Institute for War and Peace Reporting | Giving Voice, Driving Change

Bosnia: The Warrior

Former combatant swaps rifle for camera to track down birds, not men.
By IWPR

Cvjetko Udovicic and his friend Irnes Mujic are up early in the morning moving silently through the Bosnian countryside, almost invisible in their camouflage gear.

Soldiers on opposing sides during the Bosnian war of the 1990s, the two men are fanatical birdwatchers and photographers.

Mujic served in the Bosnian government army, and so initially did Udovicic although he is of Serb ethnicity.

After two years in the government army, Udovicic crossed the lines and enlisted in the Bosnian Serb army in 1994..

“As someone who was in both armies, I may be in a position to talk about what really happened during those years,” he says. “It seems to me that there is little truth in what politicians on both sides say when they talk about wartime events.”

It was life on the front line that sparked Udovicic’s love of birds.

“Why do I actually photograph birds? I remember that during those crazy war years, there were many birds on the front lines, singing near the trenches,” he says. “They were free to fly across the lines. There were no borders for them then, just as there are no borders for them today.”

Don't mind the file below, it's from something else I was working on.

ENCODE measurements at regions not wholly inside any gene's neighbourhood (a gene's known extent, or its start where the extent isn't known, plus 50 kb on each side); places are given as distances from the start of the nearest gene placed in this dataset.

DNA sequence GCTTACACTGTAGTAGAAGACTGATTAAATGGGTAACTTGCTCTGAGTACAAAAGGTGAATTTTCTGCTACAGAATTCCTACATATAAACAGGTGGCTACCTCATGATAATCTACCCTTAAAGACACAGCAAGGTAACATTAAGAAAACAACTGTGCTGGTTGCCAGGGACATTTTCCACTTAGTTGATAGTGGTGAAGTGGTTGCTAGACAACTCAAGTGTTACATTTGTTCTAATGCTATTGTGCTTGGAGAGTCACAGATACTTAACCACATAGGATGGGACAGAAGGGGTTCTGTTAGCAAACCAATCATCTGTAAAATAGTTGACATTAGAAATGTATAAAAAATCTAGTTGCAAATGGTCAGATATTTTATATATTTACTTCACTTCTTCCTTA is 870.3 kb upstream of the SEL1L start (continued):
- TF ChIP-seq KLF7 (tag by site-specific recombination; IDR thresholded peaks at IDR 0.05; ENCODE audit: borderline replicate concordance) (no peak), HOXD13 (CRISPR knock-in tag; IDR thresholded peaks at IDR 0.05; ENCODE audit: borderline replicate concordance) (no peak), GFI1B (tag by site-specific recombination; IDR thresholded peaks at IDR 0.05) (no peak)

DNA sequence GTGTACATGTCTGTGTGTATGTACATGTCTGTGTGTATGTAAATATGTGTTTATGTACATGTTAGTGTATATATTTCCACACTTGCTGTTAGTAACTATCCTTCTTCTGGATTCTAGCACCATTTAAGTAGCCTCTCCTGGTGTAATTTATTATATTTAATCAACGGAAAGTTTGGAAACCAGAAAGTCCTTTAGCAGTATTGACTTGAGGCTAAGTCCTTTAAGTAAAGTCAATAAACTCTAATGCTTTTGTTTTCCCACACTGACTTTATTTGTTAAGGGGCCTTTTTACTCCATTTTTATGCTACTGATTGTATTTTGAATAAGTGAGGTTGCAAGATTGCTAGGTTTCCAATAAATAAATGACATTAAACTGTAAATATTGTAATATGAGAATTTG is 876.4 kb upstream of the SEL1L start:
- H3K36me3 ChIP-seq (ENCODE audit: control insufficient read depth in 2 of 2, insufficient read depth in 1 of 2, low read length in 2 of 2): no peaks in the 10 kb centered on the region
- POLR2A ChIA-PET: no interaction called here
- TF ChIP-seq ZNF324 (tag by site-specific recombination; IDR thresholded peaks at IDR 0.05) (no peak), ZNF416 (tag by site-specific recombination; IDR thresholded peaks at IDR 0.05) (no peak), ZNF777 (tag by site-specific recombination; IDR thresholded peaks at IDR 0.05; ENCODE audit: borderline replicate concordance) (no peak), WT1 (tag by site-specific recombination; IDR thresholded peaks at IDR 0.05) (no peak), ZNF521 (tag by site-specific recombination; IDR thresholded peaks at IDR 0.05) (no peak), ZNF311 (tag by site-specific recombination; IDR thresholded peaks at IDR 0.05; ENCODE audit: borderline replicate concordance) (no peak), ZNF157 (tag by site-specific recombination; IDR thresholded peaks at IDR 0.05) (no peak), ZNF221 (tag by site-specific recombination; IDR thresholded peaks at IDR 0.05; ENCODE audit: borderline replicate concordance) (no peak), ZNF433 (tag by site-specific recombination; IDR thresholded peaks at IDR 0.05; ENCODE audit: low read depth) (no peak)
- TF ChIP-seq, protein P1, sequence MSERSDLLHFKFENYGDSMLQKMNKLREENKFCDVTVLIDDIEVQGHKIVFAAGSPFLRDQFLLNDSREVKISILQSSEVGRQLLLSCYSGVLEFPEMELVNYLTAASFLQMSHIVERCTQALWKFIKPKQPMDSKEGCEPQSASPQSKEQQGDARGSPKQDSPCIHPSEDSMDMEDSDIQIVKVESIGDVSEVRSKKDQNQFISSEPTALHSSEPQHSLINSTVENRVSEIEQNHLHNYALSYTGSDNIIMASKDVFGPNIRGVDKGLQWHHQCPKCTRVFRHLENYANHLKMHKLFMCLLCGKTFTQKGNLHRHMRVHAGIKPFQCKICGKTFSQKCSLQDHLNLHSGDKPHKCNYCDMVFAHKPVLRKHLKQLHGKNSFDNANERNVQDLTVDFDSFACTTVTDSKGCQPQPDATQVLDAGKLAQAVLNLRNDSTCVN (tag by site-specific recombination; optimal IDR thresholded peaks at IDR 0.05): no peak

Udovicic sees himself as “a true pacifist”, saying, “I don’t like war. However, a man simply gets used to it over time, maybe unconsciously, and becomes a part of that killing machine. I never personally shot at or killed people and I am glad that I came out of the war without a stain on my conscience.” 

This film was produced as part of the Ordinary Heroes project, funded by the Norwegian Embassy in Sarajevo. IWPR is implementing the project in partnership with the Post-Conflict Research Centre in Sarajevo.  

More IWPR's Global Voices